MPs call for openness on government response to COVID pandemic

Cross-party MPs group praises UK scientists for response to COVID pandemic

11th January 2021 about a 3 minute read
“SAGE began with too little transparency and has improved by publishing its membership, minutes and papers. Similar openness should apply to new bodies like the Joint Biosecurity Centre" Greg Clark MP, Chair of the Commons Science and Technology Committee

The Commons Science and Technology Committee has published its analysis of the way the Government has received, and applied, scientific evidence and advice during the first phase of the pandemic up to autumn 2020.

The report’s findings are drawn from evidence from leading experts and policy makers taken between March and November 2020.

The report, entitled The UK Response to COVID-19: use of scientific advice, notes that the pandemic has been the greatest test of the way the UK Government takes, and acts on, scientific advice in living memory.

The Committee’s Chair, Greg Clark MP, commented: “We believe that the Government has been serious in its intention to obtain and act on rigorous scientific advice, and that scientists – led by the Chief Scientific Adviser and Chief Medical Officer – have given outstanding service in providing analysis and explaining it to the public.”

But he noted that SAGE (The Scientific Advisory Group for Emergencies) began with too little transparency.

However this has improved since it published its membership, minutes and papers. 

Mr Clark urged that similar openness should apply to new bodies like the Joint Biosecurity Centre. 

Transparency benefits policy and public confidence

“There is nothing to fear from openness. The more transparent data, analysis and conclusions drawn are, the better it is for policy making and for public confidence”.

He called on the Government to disclose its assessment of the impact of measures it is considering on livelihoods, education and wellbeing, as it now does with epidemiological analysis. 

This will be especially important when ministers eventually weigh choices of when it is appropriate to begin to lift the current restrictions.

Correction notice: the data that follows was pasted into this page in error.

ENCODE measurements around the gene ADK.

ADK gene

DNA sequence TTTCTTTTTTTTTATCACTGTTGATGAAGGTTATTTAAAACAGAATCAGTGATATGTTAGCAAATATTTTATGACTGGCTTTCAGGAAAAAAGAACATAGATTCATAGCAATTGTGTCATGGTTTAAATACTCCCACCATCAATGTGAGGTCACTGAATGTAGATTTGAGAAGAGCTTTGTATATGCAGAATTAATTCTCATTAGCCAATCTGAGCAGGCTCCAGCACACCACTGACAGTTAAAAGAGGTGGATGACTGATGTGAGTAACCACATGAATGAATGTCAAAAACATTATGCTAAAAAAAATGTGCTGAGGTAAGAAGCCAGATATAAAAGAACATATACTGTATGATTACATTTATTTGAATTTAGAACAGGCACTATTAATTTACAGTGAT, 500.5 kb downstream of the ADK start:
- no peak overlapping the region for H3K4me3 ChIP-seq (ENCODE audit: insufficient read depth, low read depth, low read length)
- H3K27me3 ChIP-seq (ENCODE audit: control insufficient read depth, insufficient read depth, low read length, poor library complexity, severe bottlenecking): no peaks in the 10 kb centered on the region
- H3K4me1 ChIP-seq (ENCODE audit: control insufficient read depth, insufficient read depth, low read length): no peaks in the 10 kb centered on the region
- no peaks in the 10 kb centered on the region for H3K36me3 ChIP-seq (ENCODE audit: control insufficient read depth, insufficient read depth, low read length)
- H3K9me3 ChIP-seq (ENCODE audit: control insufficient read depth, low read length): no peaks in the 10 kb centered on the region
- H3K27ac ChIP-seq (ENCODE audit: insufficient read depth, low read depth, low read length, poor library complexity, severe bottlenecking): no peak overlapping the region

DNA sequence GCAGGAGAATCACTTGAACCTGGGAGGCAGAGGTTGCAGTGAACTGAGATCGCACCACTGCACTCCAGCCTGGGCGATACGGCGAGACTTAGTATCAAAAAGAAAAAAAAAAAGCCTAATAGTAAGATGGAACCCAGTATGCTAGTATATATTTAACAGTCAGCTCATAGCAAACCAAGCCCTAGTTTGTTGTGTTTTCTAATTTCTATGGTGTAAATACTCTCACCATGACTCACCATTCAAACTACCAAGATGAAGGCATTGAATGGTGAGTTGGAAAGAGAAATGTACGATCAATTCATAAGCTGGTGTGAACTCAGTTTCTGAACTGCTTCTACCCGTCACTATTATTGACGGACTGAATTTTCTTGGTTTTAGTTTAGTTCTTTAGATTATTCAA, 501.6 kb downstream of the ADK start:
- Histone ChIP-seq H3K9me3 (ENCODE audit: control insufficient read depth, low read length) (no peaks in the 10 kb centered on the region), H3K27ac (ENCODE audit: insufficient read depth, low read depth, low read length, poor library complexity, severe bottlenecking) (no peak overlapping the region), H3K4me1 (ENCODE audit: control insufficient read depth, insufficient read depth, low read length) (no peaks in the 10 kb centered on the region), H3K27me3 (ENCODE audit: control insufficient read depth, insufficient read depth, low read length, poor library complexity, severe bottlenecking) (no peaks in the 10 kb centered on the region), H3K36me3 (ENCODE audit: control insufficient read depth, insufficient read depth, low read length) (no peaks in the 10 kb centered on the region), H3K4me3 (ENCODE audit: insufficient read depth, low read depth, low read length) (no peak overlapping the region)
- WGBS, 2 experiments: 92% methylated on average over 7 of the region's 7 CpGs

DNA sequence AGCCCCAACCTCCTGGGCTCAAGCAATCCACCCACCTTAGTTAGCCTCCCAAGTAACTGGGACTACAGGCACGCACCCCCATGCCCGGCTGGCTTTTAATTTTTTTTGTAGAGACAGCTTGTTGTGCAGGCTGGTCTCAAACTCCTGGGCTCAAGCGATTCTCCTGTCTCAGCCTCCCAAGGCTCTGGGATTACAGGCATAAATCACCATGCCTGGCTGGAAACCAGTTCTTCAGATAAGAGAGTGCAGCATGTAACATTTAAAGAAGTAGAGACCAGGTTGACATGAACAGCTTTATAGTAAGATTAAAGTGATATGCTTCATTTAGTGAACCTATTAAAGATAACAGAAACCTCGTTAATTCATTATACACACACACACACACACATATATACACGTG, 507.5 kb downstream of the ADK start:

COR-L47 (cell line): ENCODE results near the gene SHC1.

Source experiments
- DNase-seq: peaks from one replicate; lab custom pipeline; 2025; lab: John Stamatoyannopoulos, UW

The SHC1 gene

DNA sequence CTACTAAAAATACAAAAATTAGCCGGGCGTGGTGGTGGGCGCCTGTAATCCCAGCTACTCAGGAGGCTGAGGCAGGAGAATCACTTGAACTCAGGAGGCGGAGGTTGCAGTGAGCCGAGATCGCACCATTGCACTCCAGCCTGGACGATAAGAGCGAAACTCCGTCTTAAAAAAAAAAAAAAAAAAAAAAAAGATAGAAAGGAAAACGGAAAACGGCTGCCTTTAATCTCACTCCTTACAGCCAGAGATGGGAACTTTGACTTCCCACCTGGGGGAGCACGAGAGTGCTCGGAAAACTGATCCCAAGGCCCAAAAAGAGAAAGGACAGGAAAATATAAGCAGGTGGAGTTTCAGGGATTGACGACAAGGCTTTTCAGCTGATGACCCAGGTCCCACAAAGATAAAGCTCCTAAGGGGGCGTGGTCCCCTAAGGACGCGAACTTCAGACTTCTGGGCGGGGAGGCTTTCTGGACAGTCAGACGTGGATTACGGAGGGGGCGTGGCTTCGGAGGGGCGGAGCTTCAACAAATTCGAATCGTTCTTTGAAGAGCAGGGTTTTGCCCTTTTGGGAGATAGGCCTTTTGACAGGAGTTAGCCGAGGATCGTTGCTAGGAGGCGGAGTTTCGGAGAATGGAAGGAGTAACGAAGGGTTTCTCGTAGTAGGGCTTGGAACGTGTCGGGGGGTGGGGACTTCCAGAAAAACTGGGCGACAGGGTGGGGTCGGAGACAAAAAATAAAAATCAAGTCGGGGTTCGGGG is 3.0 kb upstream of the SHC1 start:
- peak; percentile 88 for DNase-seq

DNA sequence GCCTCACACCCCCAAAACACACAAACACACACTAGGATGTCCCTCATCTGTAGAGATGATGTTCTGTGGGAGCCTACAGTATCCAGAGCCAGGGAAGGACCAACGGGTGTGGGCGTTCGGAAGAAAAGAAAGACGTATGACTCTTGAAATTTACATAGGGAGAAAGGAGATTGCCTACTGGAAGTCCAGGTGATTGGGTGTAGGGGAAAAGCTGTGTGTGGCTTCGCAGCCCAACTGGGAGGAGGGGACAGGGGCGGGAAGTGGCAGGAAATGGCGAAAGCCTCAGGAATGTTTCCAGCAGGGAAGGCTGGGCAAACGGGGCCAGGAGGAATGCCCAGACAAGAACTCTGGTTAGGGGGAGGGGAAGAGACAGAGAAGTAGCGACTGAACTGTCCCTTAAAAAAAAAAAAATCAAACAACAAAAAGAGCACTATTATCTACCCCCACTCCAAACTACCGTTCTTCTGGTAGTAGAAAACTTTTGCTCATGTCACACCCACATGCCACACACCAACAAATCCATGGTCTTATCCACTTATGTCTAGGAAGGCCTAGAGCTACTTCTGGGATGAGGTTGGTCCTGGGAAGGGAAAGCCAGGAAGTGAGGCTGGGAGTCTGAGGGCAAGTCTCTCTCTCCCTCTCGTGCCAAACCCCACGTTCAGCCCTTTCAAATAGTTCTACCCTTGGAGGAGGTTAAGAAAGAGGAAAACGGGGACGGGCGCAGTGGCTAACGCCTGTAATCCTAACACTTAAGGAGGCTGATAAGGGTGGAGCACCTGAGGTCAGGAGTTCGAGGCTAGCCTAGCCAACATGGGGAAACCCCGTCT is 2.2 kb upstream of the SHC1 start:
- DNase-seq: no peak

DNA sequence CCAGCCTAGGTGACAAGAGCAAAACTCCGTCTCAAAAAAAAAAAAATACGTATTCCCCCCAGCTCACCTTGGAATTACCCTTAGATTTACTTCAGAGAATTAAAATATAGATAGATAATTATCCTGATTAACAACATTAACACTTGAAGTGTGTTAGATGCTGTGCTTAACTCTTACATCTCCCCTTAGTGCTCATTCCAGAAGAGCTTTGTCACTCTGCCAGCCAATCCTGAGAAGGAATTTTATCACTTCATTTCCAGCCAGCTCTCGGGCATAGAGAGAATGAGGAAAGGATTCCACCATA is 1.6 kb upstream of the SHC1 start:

Further work on test and trace

“In the weeks ahead we will set out further considerations on specific areas including the test and trace system, and vaccine development and roll out,” he added. 

“But at this stage we record our gratitude for the dedication of the UK scientists who have helped guide the country through the first stages of the pandemic, and those here and around the world who have provided the means – through vaccines – of giving mass protection from the virus more quickly than in any previous pandemic.”

The Science and Technology Committee will be carrying out further work on the scientific, public policy and administration contributions to the UK’s vaccine response, and to reporting more fully on the test, trace and isolate system and the mass testing programme.

Key findings and recommendations of the report:

  • The Government has been serious about taking scientific advice. However the structures for scientific advice in emergencies have been based on shorter-term emergencies, and the Government should consider the “resilience” of such arrangements in longer-term situations.
  • An initial lack of transparency about the scientists who served on SAGE and their scientific evidence and advise has been improved, but there needs to be more visibility on the advice given to the Government.
  • The outcome during the first wave of the pandemic is not regarded as having been one of the best in the world.
  • Measures taken to contain the pandemic have had wide effects on society, including on livelihoods, education and mental wellbeing. The assessment of these impacts remains much less transparent than the epidemiological analysis.
  • Trust in science has remained high, but a fully effective response to the pandemic has been hampered by a lack of data. Fragmentation of data has impeded “the agility and precision” of the response.
  • The increase in testing capacity was based more on a political target rather than a scientifically-based plan.

A full copy of the report is available here